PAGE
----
Tennis Prose



Who’s a Game Changer?

I recently wrote an article about the state of American pro tennis for “Racquet Sport Industry Magazine.”

An excerpt is here:

Incentive to Play

Some former players suggest mammoth paydays can dull desire for current players on and off the court.

“In my day, to make good money you had to win, and I don’t mean win tournaments, I mean you had to win a major to make good money,” Hall of Famer Jimmy Connors says. “Now, you see some of the young players signing big endorsement deals when they’re teenagers before they’ve really won anything. So where’s the incentive?”

Given the fact top players ranging from Rafael Nadal to Juan Martin del Potro, Nikolay Davydenko to Maria Sharapova, Dinara Safina to Kim Clijsters have been sidelined with injuries in recent years and that players complain the crowded calendar and brutally unforgiving hard courts conspire to beat up their bodies until they break down, can you really blame players for pursuing quick cash from appearance fees and exhibitions?

Unlike most American team sports, there are no guaranteed contracts for tennis players. If you’re a .220 pinch-hitter for the Mets or the 11th man on the Celtics, you still get paid even if you don’t play every game. But a tennis player who suffers a string of first-round losses can walk away in debt, particularly when you consider many players pay for their own travel expenses and hotel accommodations for themselves and their coach — if they can afford a coach.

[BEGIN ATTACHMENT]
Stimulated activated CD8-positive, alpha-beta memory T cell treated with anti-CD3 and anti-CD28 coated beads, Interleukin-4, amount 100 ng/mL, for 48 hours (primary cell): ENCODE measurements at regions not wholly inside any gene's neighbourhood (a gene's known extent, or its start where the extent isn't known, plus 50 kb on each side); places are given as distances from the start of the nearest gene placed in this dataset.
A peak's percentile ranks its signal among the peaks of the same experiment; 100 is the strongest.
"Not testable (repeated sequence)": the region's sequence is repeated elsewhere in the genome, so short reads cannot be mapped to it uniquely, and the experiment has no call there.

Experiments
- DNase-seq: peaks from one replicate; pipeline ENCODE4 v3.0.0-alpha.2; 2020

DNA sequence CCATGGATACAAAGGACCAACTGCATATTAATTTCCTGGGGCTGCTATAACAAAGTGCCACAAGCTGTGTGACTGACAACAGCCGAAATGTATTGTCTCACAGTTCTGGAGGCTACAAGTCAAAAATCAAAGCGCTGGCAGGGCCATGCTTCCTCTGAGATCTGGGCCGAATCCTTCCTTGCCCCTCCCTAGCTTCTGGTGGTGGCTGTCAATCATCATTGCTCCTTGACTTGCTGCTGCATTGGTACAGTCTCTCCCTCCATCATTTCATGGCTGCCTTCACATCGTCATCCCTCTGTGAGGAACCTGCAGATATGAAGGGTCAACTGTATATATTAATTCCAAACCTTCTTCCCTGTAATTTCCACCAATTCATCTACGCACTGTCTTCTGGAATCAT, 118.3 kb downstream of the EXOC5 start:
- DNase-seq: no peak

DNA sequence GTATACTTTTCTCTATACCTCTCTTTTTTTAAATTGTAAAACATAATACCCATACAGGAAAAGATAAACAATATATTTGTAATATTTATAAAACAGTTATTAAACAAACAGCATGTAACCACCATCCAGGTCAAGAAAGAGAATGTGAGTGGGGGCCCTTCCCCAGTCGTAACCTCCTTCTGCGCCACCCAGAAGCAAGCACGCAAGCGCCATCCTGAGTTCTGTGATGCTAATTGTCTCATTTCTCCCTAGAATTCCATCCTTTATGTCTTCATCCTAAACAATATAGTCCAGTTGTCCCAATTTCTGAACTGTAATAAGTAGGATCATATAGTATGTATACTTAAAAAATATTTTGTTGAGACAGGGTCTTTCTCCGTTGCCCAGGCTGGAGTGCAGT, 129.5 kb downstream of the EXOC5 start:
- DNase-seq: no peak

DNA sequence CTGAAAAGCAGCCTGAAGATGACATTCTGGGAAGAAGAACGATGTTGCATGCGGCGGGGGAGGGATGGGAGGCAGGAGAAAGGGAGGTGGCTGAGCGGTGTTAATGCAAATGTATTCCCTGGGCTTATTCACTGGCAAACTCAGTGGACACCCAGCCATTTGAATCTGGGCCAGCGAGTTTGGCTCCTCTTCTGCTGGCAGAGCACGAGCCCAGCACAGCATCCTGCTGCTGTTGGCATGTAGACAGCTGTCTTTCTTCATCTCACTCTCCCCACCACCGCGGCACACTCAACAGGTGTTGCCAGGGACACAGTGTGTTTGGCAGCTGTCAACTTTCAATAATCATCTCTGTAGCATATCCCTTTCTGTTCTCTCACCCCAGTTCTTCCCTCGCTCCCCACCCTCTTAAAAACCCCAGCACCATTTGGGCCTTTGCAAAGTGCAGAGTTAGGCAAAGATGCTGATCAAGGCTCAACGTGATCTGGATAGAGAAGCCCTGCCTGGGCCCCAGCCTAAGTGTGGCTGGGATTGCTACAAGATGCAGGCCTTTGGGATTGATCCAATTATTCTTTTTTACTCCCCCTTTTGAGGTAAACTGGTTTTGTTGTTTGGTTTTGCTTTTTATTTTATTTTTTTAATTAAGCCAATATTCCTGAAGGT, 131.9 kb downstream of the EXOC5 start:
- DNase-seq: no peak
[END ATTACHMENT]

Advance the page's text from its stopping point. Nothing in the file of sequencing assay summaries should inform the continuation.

“It’s a tough time for pro tennis in America. And if I was a player and I had a limited lifespan, I’d probably follow the cash too,” says John Korff, who ran the Mahwah, N.J., exhibition event for many years. “If you think about it objectively, what’s the responsibility of a top player? Here’s a hypothetical: What’s Andy Roddick’s responsibility to make sure there’s a strong American tour? Well, nothing. It’s not his responsibility to do a damn thing. He’s 27. How many more years does he have as a Top-10 player?

“It’s Roddick’s responsibility to make as much money as he can because that’s his job,” Korff adds. “And compare tennis to golf where a player can say, ‘I’m gonna go play a couple of smaller tournaments because they need help and because I’ve got another 15 years to play top-level golf.’ You’ve got to pick and choose in tennis because the careers can be so brief.”

If you accept the premise that tennis’ participatory and popularity numbers have spiked when you had elite champions with either compelling style or personality or times engaging rivalry – Laver-Rosewall, Connors-McEnroe-Borg, Evert-Navratilova, Seles-Graf, the Williams Sisters, Federer-Nadal, etc. – then what players (Aside from the obvious of Federer, Nadal, Serena, etc.) have either the flair on court, the charisma, the peronsality or the rivalry potential to sell the sport to the masses of sports fan?

Who are the game changers who can push the sport’s popularity forward?

What is the responsibility of American tournaments to reinvest back into promoting recreational play?

Have been thinking about this in context of the latest round of  “Should the USTA raise the roof on a closed stadium at the Open?”

The party line has long been “The $150 million + it would cost to either build a roof over Ashe or build a new arena is better spent reinvesting into youth and recreational play programs…”

A sensible point yet now more than ever there is speculation they will possibly build a new arena there because the money at stake (CBS’ contract expires after 2011) is too important.

Have always thought that to really grow the game domestically there has to be a better way to connect community tennis with pro tournaments. There are guys I’ve played doubles with who are die-hard tennis players but have no clue about the pro tennis tournament side.  Bridging that gap has to be a priority, IMO.

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